Five Posts You May Have Missed in 2014
These posts didn’t get as much love. Sadly, none of them is out of date.
Here is some push back on the idea that decriminalization of things will lead to harms, as if criminalization isn’t a massive source of harm.
Is prison harmful? Is ripping apart families harmful? Is the endemic sexual assault found in prison harmful? What about the risk of violence, or the torture of solitary confinement? Or overcrowding, or lack of medical care? How about the collateral consequences of imprisonment–unemployment, being barred from public housing, food stamps, federal education aid and a whole host of professions or voting? What about the impact on communities where many people are shuffled between prison and the neighborhood? What about the police harassment that comes with hyper-aggressive law enforcement?
[Speaking of which, High incarceration may be more harmful than high crime h/t Gerry Canavan.]
Charter schools aren’t a policy solution to our educational problems, but a distraction from the real problem–deep and long-standing inequality.
I never bought the idea that charters would develop solutions we didn’t already know about in education. We do know what works. We systematically provide fewer resources and a punitive, non-supportive environment to students on the basis of race and class. That’s just another way of saying we provide a worse education to those students who need the most, because of systematic disadvantages. Students need schools that aren’t crumbling, that have libraries and counselors, that have air conditioners, that have enough textbooks for everyone on the first day of class. They need teachers and administrators who treat them like they count, not like a threat, who adopt an ethic of caring, not of test and punish. They need eyeglasses and dental care. They need food. And safety.
My point here isn’t that anyone is lying, but rather they are treating things that are not factual as if they are and as if they are already
proven [supported – they can’t be proven]. And that typically means taking authorities’ claims as true.
Melber, following current standard journalistic conventions, treats the claim that this is a ‘humanitarian intervention’ as a fact. He is passing along claims by US government officials about what they are thinking, about their own motives, and what limits they might impose on their actions (not to mention what the facts on the ground are) as facts. [snip] This is pretty troubling under normal circumstances. But it’s especially troubling when it comes to war. If nothing else, it would be nice if the rest of us, who are not bound by these conventions, could stop talking about politicians’ beliefs and motives — which we do not have access to, and which in any case aren’t relevant — and focus instead on their claims, and the claims of others who aren’t necessarily treated as legitimate by the media. It would be a small step toward having actual democratic accountability.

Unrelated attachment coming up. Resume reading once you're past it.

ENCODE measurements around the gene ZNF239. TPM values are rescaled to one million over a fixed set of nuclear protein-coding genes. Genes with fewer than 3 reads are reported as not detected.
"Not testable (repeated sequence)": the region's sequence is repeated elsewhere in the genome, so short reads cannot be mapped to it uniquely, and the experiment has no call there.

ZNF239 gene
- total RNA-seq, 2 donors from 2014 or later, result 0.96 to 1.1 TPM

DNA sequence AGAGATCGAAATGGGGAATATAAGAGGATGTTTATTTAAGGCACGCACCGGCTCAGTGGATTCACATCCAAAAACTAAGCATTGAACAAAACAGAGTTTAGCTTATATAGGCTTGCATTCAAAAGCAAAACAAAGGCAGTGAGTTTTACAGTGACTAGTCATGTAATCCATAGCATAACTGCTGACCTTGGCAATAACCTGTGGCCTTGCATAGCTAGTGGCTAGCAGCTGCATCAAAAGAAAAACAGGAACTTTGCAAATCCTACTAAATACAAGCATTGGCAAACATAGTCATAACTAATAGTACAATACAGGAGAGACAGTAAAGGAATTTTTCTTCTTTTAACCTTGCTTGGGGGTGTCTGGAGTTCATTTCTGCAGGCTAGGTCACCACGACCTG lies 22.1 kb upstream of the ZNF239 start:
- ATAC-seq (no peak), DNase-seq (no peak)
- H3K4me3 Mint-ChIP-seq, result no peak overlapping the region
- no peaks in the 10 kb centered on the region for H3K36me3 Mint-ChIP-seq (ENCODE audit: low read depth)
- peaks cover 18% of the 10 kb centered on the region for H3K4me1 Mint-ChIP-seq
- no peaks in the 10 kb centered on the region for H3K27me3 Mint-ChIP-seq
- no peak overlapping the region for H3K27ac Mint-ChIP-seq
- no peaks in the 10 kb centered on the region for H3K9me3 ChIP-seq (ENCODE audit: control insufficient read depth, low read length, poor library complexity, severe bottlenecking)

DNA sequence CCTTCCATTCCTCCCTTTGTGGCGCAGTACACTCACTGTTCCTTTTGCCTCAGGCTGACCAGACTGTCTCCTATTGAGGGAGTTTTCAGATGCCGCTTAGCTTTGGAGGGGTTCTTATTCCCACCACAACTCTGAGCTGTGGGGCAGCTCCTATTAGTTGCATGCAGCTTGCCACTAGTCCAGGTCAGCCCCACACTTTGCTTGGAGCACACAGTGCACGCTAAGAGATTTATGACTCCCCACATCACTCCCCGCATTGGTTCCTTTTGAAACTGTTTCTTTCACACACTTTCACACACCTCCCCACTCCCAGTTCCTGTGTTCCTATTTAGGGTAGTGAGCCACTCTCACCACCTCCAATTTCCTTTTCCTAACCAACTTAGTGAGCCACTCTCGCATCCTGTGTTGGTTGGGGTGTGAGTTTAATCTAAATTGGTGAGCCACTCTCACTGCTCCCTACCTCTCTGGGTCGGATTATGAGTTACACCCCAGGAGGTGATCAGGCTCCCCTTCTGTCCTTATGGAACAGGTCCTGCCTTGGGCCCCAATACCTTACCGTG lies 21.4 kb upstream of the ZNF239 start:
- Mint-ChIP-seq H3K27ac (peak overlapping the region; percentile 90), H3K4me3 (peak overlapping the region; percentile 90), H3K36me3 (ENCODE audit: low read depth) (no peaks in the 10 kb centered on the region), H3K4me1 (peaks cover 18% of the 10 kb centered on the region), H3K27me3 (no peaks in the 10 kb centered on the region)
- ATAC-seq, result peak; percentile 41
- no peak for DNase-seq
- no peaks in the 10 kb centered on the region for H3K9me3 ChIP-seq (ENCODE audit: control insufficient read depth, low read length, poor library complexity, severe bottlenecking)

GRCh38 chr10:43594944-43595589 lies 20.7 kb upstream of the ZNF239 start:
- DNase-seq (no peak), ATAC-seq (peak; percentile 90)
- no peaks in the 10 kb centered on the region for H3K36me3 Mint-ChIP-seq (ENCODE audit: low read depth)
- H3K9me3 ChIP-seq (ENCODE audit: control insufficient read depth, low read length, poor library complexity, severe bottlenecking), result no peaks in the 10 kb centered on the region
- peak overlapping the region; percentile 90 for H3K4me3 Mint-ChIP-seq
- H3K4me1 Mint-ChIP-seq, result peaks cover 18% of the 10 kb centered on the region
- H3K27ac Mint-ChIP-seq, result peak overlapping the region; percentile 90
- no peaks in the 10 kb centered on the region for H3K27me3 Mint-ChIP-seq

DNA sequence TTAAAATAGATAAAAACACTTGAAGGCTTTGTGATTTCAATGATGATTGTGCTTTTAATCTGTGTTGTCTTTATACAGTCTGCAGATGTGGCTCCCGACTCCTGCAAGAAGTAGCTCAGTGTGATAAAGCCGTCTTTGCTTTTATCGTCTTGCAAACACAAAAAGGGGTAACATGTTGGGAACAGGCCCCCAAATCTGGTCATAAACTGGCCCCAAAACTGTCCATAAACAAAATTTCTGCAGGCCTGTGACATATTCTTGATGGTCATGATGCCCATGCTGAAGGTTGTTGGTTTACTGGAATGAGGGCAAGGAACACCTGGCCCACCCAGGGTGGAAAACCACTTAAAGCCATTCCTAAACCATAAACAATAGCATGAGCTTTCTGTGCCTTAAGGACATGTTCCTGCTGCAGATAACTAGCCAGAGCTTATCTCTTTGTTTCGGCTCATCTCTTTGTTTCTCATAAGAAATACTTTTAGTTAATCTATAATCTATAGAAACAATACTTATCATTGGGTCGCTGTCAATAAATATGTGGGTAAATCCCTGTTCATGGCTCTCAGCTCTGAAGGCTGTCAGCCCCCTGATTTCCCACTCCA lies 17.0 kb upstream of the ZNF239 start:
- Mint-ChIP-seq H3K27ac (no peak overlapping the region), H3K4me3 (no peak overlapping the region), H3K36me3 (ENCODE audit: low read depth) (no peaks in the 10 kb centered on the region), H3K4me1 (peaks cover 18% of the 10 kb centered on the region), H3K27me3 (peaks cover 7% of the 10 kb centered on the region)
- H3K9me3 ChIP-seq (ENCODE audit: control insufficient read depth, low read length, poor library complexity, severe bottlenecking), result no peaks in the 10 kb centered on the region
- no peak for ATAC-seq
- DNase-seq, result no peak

My call for placing school discipline and school push out as central to achieving educational equity.
The problem of discriminatory and harsh discipline is about the intersection of class and race. There is a lot of attention on school closures, but suspensions also deny students access to schools. If we take educating everyone, and educating equally seriously, we have to start treating all children like human beings, not dangerous threats.
Part of my larger project on how we talk about politics and how that impedes effective action to change the status quo.
A realistic approach to politics needs to understand that the people have the potential to wield power but that it won’t come simply through conventional channels. It must be premised on the idea that the wealthy are extremely powerful but not some all-powerful force of nature. It requires focusing on what will mobilize significant numbers not what will convince majorities. Neither oligarchs nor democratic majorities automatically get what they want. There is always politics. Neither cynicism nor idealism help us figure out how to make this world better.
Honorable mention: The final post in my Wall Street and education series didn’t get as much attention as the first two, but it deals with some important issues that have resonance beyond the education field–Markets, Efficiency and Choice: Wall Street and the School House Part III.